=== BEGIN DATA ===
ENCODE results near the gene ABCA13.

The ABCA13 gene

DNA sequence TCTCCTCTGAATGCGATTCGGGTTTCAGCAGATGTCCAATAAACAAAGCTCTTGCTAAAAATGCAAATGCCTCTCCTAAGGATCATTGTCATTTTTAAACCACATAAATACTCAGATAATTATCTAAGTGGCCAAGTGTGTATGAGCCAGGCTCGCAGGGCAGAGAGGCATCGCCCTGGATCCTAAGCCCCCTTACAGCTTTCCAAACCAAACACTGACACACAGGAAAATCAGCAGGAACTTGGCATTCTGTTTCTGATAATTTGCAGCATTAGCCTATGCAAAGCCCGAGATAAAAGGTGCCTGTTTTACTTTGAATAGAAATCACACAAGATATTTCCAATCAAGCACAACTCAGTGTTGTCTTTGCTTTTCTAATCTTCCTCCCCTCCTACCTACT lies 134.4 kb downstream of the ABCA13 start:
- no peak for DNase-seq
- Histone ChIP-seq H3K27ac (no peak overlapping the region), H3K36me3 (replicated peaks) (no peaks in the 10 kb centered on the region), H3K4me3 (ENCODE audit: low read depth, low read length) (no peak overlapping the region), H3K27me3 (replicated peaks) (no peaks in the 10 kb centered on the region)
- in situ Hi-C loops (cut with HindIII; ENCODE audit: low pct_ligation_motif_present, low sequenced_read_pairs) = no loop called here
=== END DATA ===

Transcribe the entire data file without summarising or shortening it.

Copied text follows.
ENCODE results near the gene ABCA13.

The ABCA13 gene

DNA sequence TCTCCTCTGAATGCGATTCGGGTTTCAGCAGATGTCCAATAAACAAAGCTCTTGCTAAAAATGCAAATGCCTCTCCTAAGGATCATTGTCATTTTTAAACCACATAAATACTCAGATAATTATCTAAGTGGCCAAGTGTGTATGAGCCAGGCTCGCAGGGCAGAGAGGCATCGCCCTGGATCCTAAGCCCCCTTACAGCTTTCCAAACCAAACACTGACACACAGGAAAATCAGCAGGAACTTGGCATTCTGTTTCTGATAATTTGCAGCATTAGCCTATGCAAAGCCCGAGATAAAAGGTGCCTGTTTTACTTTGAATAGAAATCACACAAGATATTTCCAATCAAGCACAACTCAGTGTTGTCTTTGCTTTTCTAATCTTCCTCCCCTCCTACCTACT lies 134.4 kb downstream of the ABCA13 start:
- no peak for DNase-seq
- Histone ChIP-seq H3K27ac (no peak overlapping the region), H3K36me3 (replicated peaks) (no peaks in the 10 kb centered on the region), H3K4me3 (ENCODE audit: low read depth, low read length) (no peak overlapping the region), H3K27me3 (replicated peaks) (no peaks in the 10 kb centered on the region)
- in situ Hi-C loops (cut with HindIII; ENCODE audit: low pct_ligation_motif_present, low sequenced_read_pairs) = no loop called here